The maintenance team at any golf course is committed to providing golfers with exceptional playing conditions. There are many instances when Mother Nature forces the suspension of play or closure of the golf course. Please understand that the officials at a golf course are not trying to keep you from playing during these times, but they are protecting the condition of the golf course as well as the safety of the golfers.
Turf grass is damaged by frost when the pressure of foot and equipment traffic is permitted during times when air and soil temperatures are below freezing. Turf grass plant cells are ruptured when pressure is applied to frozen leaves and stems. Damage appears as dead grass in the shape of footprints or wheel tracks where they were impressed onto the turf. By withholding traffic from turf grass areas during time periods when leaf and stem tissue are frozen, frost damage can be minimized. During frost delays, golfers must stay off ALL grass areas including the putting greens and driving range.
The Golf Course Superintendent will make the final decision as to when the golf course will open for play. As soon as the golf shop staff is informed the course is open for play. Pace of play becomes more important with a backlog of scheduled tee times.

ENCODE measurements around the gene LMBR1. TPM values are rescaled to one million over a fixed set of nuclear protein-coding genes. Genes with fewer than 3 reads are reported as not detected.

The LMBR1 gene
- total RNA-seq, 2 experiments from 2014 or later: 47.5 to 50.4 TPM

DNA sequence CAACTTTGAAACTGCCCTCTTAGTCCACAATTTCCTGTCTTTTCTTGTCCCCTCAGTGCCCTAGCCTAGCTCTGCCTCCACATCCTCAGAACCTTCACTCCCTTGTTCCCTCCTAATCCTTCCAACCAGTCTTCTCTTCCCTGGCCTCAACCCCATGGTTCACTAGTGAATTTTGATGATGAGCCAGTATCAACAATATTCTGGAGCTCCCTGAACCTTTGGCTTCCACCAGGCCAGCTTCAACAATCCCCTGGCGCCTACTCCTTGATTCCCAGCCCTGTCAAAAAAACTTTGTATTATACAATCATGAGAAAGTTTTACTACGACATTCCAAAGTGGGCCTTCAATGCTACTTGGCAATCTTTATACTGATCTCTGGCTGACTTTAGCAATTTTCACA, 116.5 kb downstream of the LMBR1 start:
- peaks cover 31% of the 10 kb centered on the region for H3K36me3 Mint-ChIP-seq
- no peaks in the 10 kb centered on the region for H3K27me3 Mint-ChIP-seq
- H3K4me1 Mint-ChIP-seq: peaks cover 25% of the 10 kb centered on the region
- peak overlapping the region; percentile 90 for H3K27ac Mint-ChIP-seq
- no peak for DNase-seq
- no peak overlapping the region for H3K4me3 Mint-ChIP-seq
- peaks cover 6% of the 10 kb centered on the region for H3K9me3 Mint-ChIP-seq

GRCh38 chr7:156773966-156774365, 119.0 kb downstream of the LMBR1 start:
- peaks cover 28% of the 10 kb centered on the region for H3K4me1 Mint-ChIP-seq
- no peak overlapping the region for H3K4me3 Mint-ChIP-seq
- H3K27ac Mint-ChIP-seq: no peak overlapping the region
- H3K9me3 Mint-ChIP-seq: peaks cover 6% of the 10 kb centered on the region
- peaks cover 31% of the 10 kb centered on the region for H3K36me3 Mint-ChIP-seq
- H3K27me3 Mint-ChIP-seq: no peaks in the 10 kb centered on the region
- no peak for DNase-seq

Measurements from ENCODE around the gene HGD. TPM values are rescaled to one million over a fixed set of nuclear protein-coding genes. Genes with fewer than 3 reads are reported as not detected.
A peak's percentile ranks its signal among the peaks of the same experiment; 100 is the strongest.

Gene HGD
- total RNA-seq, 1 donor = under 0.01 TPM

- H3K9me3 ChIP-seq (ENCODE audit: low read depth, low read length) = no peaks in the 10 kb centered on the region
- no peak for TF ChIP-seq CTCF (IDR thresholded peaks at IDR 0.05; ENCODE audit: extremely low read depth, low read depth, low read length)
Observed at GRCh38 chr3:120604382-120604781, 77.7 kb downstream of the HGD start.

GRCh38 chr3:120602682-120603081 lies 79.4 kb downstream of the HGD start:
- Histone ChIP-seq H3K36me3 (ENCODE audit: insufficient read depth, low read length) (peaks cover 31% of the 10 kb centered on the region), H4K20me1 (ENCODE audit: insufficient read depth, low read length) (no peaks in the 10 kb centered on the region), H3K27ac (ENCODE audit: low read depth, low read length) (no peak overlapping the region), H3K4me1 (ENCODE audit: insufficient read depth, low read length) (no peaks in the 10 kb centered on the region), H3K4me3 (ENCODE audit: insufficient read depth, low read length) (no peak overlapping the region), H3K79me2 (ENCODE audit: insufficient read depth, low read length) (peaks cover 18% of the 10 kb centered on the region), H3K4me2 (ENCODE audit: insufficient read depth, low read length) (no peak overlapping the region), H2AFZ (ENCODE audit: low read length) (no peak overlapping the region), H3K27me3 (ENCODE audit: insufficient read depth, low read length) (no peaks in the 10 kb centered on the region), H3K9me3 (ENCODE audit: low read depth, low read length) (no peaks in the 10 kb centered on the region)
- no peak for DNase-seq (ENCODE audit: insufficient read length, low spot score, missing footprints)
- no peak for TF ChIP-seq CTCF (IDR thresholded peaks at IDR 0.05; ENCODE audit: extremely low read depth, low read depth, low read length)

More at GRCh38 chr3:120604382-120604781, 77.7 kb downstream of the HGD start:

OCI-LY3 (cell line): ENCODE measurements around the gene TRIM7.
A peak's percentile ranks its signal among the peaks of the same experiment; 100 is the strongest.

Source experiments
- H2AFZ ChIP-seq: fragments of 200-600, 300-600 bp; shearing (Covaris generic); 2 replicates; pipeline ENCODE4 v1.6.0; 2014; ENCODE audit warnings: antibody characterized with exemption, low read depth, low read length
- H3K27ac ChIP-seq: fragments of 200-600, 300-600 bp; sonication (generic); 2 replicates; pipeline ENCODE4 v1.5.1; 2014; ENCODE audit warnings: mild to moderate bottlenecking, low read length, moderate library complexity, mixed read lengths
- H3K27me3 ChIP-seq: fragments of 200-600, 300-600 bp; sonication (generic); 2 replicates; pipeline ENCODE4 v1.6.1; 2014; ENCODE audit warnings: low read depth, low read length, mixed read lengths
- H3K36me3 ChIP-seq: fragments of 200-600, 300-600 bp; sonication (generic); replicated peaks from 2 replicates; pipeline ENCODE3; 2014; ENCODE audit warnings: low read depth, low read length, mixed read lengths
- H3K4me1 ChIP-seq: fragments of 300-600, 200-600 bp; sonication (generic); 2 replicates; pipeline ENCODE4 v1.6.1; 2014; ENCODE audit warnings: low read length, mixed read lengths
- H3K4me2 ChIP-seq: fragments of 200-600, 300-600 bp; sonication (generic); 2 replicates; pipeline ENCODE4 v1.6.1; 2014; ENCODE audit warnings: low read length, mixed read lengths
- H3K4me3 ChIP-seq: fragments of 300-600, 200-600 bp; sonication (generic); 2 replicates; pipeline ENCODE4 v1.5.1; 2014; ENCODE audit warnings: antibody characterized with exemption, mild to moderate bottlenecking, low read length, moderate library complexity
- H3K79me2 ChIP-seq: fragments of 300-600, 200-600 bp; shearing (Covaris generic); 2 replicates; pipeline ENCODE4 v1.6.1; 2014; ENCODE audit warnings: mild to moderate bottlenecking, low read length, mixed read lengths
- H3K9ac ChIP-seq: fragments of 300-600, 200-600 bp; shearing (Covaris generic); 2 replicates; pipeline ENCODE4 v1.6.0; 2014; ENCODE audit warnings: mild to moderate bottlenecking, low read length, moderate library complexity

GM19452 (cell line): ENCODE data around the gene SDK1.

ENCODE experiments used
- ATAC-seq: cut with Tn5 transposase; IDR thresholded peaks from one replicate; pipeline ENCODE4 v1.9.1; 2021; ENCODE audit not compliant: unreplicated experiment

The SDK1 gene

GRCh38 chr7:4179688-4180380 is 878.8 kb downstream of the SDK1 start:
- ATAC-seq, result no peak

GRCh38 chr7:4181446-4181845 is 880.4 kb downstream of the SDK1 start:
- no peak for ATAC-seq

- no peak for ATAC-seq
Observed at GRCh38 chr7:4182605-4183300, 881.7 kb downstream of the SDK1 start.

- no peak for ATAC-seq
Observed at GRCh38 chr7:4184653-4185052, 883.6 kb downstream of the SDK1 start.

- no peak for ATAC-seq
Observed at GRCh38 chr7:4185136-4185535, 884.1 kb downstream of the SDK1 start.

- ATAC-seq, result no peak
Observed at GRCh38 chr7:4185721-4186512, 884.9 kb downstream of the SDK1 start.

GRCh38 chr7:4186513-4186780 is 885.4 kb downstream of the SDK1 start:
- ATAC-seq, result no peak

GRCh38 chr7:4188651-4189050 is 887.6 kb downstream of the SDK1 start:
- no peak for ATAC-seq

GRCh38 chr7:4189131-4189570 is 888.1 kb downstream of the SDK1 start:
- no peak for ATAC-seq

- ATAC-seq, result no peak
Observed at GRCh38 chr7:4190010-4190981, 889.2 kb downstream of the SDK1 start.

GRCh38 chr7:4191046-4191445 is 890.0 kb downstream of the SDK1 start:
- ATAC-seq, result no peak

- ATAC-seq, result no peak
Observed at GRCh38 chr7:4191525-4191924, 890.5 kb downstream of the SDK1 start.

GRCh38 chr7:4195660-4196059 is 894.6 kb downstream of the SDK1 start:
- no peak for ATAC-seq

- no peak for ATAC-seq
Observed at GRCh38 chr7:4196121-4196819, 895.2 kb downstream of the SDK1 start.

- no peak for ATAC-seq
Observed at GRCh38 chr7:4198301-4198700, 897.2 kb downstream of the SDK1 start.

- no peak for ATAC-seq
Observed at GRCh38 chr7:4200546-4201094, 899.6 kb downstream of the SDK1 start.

Golf becomes a dangerous sport when you cannot see where your ball is going. To ensure the safety of our golfers and staff, golf courses will delay all play until the fog has lifted completely. While the first hole may seem clear, please remember that another hole may reside in a valley where the fog remains for a longer period of time.
Golfers may choose to play in the rain. However, there are times when significant rainfall will over saturate the golf course leaving it susceptible to damage. Depending on the amount of rain, golf carts may not be permitted or the course may need to be closed completely for a period of time.
It always seems to happen when you are having the best round of your life. The wind picks up, the clouds move in, and you hear thunder in the distance. The temptation always exists in these circumstances to convince yourself and your playing partners that there is enough time to finish your rounds, or at least a few more holes. If you play on instead of seeking shelter, your great round could become the last round of your life.
There are several safety measures you can take to avoid being struck by lightning:
If the course has sirens and you hear that sound, seek shelter immediately.
Even if you do not hear an alert system, use your best judgment and seek shelter at the first sign of a thunderstorm.
If possible, get off the golf course or go to a designated lightning shelter like a restroom.
Do not stand under a lone tree. This is where most people are injured or killed.
Stay away from your golf clubs.
Move away from your golf cart.
If stranded in the open, go to a low place such as a ravine or valley.
Keep golfing, but be safe this winter.
Submitted by Candy Wood - Golf Education, Mentoring & Handicap